Caster Semenya
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Caster Semenya appeals testosterone rule again with defiant statement

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Caster Semenya has appealed a court ruling that is barring her from racing in her best events without reducing testosterone levels.

“I am a woman and I am a world-class athlete,” Semenya, a two-time Olympic 800m champion, said in a press release. “The IAAF will not drug me or stop me from being who I am.”

On May 1, the Court of Arbitration for Sport (CAS) upheld an IAAF rule that puts a cap on athlete testosterone levels in women’s events from the 400m through the mile. Semenya had appealed to CAS hoping it would rescind the new IAAF rule.

Semenya said later that week that she would not take testosterone-reducing medication to stay eligible for this fall’s world championships in the 800m. Semenya is entered in a 2000m and a 3000m, events outside the new rule, in June meets.

Semenya’s new appeal to the Federal Supreme Court of Switzerland focuses on fundamental human rights. 

“The court will be asked to consider whether the IAAF’s requirements for compulsory drug interventions violate essential and widely recognized public policy values, including the prohibition against discrimination, the right to physical integrity, the right to economic freedom, and respect for human dignity,” according to the press release. “The CAS decision condones the IAAF’s requirements for unnecessary and unwanted hormonal drug interventions on female athletes despite the lack of any medical protocols and the uncertain health consequences of such interventions.”

South Africa’s track and field federation previously indicated it would appeal the CAS ruling.

VIDEO: Noah Lyles edges Christian Coleman in photo finish

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Dan Hicks, Rowdy Gaines call backyard pool swim race

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Dan Hicks and Rowdy Gaines covered swimming together at the last six Olympics, including every one of Michael Phelps‘ finals, but they’ve never called a “race” quite like this.

“We heard you were looking for something to commentate during the down time….might this short short short course 100 IM help?” tweeted Cathleen Pruden, posting a video of younger sister Mary Pruden, a sophomore swimmer at Columbia University, taking individual medley strokes in what appeared to be an inflatable backyard pool.

“Hang on,” Gaines replied. “This race of the century deserves the right call. @DanHicksNBC and I are working some magic!”

Later, Hicks posted a revised video dubbed with commentary from he and Gaines.

They became the latest commentators to go beyond the booth to post calls on social media while sports are halted due to the coronavirus pandemic.

NBC Sports hockey voice Doc Emrick (who has also called Olympic hockey and water polo) did play-by-play of a windshield wiper installation.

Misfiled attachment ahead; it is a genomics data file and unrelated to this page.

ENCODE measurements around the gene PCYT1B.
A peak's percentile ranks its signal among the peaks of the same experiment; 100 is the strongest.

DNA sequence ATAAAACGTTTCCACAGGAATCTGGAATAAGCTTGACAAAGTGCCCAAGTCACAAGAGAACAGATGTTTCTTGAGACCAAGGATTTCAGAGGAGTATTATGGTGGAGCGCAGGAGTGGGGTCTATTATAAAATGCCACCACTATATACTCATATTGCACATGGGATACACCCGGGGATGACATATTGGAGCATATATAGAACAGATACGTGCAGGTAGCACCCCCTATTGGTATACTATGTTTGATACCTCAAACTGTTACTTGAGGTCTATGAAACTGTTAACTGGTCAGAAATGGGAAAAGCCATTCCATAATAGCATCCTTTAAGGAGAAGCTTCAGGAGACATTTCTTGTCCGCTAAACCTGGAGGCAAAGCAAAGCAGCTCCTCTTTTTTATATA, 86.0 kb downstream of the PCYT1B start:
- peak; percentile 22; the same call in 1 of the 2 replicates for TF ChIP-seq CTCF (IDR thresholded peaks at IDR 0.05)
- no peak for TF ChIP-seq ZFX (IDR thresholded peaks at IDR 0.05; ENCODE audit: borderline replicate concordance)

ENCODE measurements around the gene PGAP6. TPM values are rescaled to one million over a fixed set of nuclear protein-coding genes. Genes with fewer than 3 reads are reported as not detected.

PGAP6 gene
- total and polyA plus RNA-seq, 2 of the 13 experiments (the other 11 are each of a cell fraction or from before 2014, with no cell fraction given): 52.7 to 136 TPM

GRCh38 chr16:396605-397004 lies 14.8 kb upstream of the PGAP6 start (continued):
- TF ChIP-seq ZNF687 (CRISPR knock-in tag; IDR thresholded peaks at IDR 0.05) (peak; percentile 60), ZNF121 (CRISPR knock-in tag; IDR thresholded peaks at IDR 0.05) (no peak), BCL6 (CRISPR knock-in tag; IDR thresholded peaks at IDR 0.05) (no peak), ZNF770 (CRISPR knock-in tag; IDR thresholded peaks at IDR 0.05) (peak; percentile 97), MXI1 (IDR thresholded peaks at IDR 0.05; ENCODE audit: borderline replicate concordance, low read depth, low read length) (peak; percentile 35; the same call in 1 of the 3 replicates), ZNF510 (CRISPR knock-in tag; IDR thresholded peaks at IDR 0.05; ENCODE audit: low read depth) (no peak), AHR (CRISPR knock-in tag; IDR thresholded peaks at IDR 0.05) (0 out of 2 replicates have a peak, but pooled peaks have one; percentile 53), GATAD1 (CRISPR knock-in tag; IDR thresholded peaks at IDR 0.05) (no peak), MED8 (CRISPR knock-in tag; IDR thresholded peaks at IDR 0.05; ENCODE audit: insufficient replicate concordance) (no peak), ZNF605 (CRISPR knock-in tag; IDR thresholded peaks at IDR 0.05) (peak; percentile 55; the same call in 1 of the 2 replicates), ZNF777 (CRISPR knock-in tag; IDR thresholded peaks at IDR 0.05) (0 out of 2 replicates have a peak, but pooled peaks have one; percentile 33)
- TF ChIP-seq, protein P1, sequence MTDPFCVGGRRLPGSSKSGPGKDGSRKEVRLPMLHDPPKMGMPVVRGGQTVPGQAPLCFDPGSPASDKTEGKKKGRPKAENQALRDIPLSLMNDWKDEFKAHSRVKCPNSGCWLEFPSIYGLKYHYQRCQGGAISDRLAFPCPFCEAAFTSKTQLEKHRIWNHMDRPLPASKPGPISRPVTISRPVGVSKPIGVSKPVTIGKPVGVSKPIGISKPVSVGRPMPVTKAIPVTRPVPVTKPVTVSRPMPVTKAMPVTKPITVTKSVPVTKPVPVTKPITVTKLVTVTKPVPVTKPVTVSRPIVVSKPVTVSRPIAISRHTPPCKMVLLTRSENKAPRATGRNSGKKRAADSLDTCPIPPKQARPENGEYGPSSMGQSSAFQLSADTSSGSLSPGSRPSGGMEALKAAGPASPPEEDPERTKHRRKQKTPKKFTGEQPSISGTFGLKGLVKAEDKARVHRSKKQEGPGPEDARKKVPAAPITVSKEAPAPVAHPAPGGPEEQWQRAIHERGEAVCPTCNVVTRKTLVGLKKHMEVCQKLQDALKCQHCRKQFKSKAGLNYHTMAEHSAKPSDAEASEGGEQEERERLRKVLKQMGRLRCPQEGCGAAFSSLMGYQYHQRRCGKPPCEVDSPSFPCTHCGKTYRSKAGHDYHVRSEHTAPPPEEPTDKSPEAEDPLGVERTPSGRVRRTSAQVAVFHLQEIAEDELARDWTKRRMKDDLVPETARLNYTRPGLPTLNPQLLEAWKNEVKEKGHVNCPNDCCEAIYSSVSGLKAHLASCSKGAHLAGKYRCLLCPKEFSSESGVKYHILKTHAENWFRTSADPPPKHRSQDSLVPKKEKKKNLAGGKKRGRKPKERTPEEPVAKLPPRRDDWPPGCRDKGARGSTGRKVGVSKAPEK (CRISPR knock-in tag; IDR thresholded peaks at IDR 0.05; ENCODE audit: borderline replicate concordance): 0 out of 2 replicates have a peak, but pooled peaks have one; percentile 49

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MORE: Ledecky, Manuel welcome Olympic decision after training in backyard pool

Which athletes are qualified for the U.S. Olympic team?

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Soon after Tokyo Olympic qualifying events began getting postponed, the International Olympic Committee announced that all quota places already allocated to National Olympic Committees and athletes will remain with those NOCs and athletes.

The IOC repeated that position over the last week, after the Tokyo Games were postponed (now to open July 23, 2021). What does that mean for the U.S. Olympic and Paralympic Committee?

Well, 76 athletes qualified for the U.S. Olympic team before the Olympic postponement was announced. That full list is here.

Those 76 athletes can be separated into two categories.

  • Athletes who earned Olympic spots BY NAME via International Federation (i.e. International Surfing Association or International Aquatics Federation) selection procedures.
  • Athletes named to the U.S. Olympic team by their national governing body (i.e. USA Swimming or USA Track and Field) and confirmed by the USOPC using NGB selection procedures after the NGB earned a quota spot.

When the IOC says “all quota places already allocated to National Olympic Committees and athletes will remain with those NOCs and athletes,” it means just that. USA Softball still has 15 athlete quota spots from qualifying a full team via international results. Surfer Kolohe Andino still has his Olympic spot from qualifying BY NAME via the International Surfing Association selection procedures route.

USA Softball named its 15-player Olympic roster last fall. Those 15 athletes did not earn Olympic quota spots for themselves. Unlike Andino (and 13 other American qualifiers across all sports), the 15 softball players had to be nominated by USA Softball and confirmed by the U.S. Olympic and Paralympic Committee.

Unless and until the USOPC confirms that any of those other 62 athletes remain qualified, for now the list of U.S. Olympic qualifiers is these 14 who qualified BY NAME:

Karate (1)
Sakura Kokumai

Modern Pentathlon (2)
Samantha Achterberg
Amro Elgeziry

Swimming (3)
Haley Anderson
Ashley Twichell
Jordan Wilimovsky

Sport Climbing (4)
Kyra Condie
Brooke Raboutou
Nathaniel Coleman
Colin Duffy

Surfing (4)
Caroline Marks
Carissa Moore
Kolohe Andino
John John Florence

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MORE: Qualified athletes go into limbo with Tokyo postponement